'Out of Sight, Out of Mind' Syndrome: How I'm Rekindling Friendships Lost to Illness

There is an old adage that goes, “Out of sight, out of mind.” In our hustle-and-bustle society, this phrase is truer than ever. Whether you’ve just been diagnosed or are an old hand at battling chronic illness, there is something we all have in common: loss of friends. Many of us get very upset and wonder how these people who were so important in our lives can just forget about us. Most likely, our friends aren’t horrible people; they are just busy and unfortunately, have fallen into what I call “out of sight, out of mind” syndrome.

I believe to be less socially isolated, it’s up to us to remind people we are still here and that we miss them. When I do this, I am always pretty surprised at the amount of people who will respond, and I sometimes hear the wonderful words “I’ve been thinking about you…”

So these are my tips on how to stay social. These tips won’t work on every single friend, but I’d bet the majority of your friends will be pleased to hear from you and make time for you.

1. Send a text. It’s an easy and quick way to say hi and it will probably open a dialogue of some kind.

2. Write an email. You can do this one on one or even use a template and send out personalized “form letters” using software like the mail merge options in Microsoft Word. Voila, a personalized letter to 20 people.

3. Post to them personally on social media. It only takes a moment and reminds them you are thinking of them. Consider following it up with IM.

4. Instant Messaging. (IM, or sometimes called Personal Messaging/PM). Some friends are really not phone-call people but express themselves beautifully in writing. Instant Messaging is perfect for these friends!

5. Let them know in advance that you’ll be nearby on a particular day. You may have an appointment or something you have to do. This way, they can be a rest stop on your busy day. You get to catch up and rest a little without planning an entire outing just to see them. Most people have time for coffee either out or at their home or even on their lunch break.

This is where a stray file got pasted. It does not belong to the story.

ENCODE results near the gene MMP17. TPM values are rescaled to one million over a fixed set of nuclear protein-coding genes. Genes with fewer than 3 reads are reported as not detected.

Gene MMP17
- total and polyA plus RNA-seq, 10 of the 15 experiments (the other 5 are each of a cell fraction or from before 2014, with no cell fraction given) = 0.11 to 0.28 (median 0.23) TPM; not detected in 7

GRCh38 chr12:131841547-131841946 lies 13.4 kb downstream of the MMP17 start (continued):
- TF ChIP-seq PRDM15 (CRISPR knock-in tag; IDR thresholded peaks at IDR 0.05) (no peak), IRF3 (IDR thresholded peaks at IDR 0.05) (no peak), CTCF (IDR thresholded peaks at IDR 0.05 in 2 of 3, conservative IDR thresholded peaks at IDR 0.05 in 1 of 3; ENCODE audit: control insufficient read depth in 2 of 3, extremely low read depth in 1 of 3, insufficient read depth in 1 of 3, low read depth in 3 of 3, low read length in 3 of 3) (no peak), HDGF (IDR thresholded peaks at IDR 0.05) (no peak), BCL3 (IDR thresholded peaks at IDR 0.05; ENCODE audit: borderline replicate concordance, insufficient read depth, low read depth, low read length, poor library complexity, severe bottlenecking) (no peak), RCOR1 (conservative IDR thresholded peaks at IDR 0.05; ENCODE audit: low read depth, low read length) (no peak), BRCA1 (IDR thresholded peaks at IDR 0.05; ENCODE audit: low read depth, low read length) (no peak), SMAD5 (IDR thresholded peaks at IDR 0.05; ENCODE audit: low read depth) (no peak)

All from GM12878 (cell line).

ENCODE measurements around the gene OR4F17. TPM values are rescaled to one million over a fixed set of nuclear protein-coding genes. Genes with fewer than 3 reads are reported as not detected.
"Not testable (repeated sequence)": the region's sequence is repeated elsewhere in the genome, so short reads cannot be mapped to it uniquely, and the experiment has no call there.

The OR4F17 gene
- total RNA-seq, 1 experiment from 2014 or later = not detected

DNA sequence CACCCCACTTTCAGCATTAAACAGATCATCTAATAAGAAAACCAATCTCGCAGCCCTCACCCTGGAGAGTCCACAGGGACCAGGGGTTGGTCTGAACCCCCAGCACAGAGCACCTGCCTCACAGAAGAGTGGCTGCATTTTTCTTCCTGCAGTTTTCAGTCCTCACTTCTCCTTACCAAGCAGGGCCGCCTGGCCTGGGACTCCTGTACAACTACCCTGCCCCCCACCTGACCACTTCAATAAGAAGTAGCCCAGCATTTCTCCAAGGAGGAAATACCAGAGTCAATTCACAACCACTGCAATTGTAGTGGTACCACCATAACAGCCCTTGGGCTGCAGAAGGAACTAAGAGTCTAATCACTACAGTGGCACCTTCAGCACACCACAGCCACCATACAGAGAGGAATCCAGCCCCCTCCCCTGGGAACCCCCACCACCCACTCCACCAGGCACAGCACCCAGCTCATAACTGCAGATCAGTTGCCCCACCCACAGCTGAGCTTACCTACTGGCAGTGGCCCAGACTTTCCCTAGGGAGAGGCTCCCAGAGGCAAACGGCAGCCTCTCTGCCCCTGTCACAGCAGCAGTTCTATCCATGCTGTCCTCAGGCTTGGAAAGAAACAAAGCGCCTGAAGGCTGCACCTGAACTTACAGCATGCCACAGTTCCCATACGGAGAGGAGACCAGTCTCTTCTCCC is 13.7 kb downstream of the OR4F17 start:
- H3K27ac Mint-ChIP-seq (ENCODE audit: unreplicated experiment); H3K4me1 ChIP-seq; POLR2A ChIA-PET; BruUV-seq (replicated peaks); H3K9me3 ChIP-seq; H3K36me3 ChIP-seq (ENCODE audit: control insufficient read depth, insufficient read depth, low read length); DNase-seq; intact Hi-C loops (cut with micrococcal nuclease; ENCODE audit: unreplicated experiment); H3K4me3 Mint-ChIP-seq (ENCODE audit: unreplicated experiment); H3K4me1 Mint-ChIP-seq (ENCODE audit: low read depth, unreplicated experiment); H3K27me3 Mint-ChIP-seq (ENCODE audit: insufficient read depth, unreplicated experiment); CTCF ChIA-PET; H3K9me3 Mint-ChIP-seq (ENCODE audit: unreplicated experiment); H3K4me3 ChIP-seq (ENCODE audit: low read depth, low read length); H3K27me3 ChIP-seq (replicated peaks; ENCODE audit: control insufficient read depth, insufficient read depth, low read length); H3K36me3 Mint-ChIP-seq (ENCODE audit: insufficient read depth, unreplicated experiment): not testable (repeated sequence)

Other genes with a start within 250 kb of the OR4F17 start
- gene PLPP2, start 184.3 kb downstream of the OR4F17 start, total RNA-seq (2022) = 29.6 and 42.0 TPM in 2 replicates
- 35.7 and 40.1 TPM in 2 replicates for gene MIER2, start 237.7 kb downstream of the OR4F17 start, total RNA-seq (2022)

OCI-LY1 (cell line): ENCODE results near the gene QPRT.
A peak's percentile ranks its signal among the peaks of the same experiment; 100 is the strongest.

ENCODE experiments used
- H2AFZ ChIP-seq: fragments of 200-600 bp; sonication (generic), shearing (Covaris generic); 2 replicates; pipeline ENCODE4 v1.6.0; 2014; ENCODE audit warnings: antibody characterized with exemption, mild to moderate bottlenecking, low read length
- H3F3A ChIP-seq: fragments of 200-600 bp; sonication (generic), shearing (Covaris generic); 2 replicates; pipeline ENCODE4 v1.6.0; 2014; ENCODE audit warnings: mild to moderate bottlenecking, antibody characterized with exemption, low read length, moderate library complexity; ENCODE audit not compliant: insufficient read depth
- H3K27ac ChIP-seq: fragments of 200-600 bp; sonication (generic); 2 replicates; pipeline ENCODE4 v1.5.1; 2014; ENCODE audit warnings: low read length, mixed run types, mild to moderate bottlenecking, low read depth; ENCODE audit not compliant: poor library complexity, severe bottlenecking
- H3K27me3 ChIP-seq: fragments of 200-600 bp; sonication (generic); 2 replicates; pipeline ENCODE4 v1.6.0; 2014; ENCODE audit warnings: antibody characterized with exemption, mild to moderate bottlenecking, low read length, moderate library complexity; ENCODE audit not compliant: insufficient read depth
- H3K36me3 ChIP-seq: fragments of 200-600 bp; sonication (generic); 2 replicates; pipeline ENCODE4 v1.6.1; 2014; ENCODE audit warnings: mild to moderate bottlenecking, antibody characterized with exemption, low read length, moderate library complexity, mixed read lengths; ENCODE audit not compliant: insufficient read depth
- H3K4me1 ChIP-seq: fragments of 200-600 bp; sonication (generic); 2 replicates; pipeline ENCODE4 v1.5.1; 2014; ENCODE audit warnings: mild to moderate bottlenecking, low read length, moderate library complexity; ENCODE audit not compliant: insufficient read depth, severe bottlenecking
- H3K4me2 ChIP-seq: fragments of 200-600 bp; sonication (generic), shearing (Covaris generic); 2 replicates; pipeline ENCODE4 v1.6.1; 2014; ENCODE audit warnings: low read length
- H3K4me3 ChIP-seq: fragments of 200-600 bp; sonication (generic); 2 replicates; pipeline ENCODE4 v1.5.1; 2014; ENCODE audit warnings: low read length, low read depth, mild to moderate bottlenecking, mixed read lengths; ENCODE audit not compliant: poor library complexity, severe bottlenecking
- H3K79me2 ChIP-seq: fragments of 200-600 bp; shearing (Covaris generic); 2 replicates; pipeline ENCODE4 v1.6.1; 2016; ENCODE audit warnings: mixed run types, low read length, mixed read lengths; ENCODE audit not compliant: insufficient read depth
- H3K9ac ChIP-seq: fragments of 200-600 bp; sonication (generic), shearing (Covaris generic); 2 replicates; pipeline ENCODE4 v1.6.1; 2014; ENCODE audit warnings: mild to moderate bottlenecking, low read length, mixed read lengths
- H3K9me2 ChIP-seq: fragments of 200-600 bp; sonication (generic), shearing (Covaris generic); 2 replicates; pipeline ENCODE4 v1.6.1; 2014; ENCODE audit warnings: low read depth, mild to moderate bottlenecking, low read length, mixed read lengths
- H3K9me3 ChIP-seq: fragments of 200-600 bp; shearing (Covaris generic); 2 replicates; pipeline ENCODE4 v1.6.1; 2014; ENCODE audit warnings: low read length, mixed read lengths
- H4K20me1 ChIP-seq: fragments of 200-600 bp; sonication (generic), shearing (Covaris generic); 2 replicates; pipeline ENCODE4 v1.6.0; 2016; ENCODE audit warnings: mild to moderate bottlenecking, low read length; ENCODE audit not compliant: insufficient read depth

6. Make a video call from the comfort of your own bed. Put on some makeup if you wish or a hat to cover your bad hair day, maybe some flattering lighting, and call away. You may need to set up a time to do this with your friend. So organize it. Look forward to it.

7. Make a phone call! Often, with the use of cell phones, we ring someone and find they aren’t in a convenient place/time to talk. So text them to say hi and then ask if there is a good time to call them later – like after the kids are in bed. You’ll be amazed at how much better you may feel after a chat to your friend.

8. Invite them over. Just because going out is difficult, doesn’t mean you can’t have visitors! It might be for a cuppa, an afternoon, or (depending on their commitments) an overnight stay. Even though I am in my 30s, I often invite my friends over for a pajama party. Those with kids might be able to get a sitter and enjoy some “me time.” It evens out the playing field, you don’t have to get dressed, and it’s fun. Get them to bring some movies/use Netflix and order in some takeaway. (Hint: use a prepared meal for yourself if you have dietary restrictions!)